This is a feel-good, true story with a modicum of inferred hardship. Much like Lion, Katwe tries to stay focused on the positive while allowing the darkest part of the story to stay at the fringes of the camera’s vision. The value of the positive role models in this tale offsets some of that concern. It is also a wonderful reminder and example that intellect has nothing to do with circumstances, though opportunity certainly plays into the ability to take advantage of it.
David Oyelowo (Selma) and Lupita Nyong’o (12 Years a Slave) are both impressive in their roles. However, it is newcomer Madina Nalwanga who is the center of this story. And that is, perhaps, the biggest aspect that challenges this film. In trying to tell the whole story, which began with with a short film, “A Fork, A Spoon, and a Knight” about Oyelowo’s character, it is unfocused for the first half of its run-time. It isn’t uninteresting, nor uncompelling, but it isn’t crisp.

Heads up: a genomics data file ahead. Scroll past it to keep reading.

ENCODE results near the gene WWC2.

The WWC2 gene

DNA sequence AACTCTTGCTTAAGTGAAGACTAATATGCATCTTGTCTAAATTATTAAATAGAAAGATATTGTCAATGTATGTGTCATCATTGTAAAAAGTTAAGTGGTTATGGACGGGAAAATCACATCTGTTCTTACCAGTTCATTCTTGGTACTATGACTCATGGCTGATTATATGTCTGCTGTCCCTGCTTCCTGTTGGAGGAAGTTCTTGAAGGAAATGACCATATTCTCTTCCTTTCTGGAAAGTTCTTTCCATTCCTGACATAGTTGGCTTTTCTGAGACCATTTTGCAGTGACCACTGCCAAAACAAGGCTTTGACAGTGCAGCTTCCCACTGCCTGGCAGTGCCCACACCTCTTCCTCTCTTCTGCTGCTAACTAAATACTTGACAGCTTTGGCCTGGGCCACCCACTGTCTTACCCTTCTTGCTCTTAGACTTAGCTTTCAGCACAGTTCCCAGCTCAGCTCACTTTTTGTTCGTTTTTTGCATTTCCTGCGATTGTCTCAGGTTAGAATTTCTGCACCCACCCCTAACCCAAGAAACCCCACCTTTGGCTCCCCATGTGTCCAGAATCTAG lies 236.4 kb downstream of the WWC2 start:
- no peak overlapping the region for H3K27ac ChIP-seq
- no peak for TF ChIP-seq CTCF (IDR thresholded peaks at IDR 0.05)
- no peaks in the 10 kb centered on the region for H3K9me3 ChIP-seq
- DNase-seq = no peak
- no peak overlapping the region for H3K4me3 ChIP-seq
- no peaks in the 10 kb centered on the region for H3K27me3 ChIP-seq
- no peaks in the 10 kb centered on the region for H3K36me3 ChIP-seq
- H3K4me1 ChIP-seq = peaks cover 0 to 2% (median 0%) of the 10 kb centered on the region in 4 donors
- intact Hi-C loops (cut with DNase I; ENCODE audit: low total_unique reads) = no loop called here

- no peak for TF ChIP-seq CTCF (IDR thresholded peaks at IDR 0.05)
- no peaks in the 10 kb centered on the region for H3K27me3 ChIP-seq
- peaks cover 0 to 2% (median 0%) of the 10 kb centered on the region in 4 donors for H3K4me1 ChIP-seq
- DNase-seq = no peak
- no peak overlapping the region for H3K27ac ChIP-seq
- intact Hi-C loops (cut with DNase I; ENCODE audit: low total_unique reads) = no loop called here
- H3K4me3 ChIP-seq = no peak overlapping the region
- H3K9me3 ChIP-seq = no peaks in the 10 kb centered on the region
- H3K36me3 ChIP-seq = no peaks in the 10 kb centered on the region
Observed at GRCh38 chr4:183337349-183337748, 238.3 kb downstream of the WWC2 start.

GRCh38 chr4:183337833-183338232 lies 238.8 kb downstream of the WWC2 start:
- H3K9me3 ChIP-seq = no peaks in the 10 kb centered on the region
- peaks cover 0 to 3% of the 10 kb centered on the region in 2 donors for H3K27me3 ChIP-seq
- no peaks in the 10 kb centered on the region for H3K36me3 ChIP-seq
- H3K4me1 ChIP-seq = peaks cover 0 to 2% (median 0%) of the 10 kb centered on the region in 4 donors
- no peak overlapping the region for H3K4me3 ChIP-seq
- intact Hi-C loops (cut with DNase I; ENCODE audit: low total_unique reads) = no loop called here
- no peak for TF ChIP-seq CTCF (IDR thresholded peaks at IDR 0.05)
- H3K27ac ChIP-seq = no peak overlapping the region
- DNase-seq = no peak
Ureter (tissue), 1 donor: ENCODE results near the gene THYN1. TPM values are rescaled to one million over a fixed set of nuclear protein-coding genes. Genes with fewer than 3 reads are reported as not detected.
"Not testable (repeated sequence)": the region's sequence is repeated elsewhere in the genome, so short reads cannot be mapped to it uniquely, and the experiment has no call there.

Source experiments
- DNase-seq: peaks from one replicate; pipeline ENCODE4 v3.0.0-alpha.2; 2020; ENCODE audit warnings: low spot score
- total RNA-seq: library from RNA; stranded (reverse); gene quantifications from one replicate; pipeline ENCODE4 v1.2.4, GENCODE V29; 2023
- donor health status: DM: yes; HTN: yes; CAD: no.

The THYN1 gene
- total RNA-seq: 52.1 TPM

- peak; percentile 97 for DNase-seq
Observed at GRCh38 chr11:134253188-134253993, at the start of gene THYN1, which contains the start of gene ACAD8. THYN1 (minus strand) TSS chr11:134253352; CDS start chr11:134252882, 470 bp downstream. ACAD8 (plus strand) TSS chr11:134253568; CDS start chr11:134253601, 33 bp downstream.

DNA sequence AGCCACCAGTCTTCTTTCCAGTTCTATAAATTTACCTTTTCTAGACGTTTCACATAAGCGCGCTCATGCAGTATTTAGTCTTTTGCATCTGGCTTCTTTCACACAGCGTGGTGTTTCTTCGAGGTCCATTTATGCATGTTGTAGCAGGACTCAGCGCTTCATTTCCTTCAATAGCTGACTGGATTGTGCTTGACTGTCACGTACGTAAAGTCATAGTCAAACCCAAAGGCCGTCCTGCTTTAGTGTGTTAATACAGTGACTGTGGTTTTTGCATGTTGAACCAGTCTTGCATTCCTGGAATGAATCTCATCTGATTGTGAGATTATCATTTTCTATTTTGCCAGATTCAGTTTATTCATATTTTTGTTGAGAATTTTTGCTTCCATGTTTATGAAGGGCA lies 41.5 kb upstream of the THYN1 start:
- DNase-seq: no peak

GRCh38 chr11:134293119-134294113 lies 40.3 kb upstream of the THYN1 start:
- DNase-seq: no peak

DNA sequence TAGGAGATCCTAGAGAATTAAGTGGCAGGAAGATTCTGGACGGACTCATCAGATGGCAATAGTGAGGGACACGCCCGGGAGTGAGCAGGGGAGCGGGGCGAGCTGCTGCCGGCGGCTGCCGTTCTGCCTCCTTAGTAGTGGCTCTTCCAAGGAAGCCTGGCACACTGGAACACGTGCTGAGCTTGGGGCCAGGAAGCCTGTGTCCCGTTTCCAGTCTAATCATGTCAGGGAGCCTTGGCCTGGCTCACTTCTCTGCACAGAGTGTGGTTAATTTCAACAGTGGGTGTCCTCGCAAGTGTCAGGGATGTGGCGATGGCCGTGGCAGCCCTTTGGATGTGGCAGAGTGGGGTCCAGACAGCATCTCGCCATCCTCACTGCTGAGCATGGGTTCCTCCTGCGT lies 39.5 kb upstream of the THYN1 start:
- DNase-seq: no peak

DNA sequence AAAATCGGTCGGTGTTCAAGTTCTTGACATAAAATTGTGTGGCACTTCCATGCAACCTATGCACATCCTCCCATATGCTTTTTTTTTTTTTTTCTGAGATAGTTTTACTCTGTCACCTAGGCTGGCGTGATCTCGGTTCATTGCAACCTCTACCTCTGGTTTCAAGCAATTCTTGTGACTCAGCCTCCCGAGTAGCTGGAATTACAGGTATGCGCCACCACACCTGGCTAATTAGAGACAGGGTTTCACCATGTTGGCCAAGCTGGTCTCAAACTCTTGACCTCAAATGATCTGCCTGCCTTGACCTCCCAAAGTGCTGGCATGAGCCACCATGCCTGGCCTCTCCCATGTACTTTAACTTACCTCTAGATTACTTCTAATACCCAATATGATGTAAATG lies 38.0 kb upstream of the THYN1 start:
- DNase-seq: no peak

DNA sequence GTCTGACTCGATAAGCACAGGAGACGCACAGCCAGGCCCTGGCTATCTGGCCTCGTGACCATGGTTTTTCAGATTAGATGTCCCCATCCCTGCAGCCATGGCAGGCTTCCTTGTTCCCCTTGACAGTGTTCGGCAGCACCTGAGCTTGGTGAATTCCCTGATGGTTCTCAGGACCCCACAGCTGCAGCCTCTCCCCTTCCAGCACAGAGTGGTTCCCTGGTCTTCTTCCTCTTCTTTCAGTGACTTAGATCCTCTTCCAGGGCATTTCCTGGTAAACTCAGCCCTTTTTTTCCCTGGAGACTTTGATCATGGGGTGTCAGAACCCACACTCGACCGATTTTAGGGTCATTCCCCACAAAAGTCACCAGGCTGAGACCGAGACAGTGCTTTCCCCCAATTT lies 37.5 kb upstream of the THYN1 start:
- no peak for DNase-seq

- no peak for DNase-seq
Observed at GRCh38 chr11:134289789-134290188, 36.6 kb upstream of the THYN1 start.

The award winning director Mira Nair and writer Wheeler reteamed after The Reluctant Fundamentalist to deliver this adaptation of Crothers’ ESPN article and subsequent book. It is easy to see what the attraction was in the material but, as I mentioned, they resisted cutting out material to focus it more cleanly. It is, admittedly, a tough story to simplify. All three main characters are interesting and it is the combination of their interaction and efforts that bring about the results. The main challenge is how the groundwork gets laid in the first half of the tale; this is where the fracturing of what we are learning weakens the overall results as a film even if it doesn’t affect the message. Regardless of this fumble, the story is entrancing and worth seeing for adults and children, of tween age and above, alike.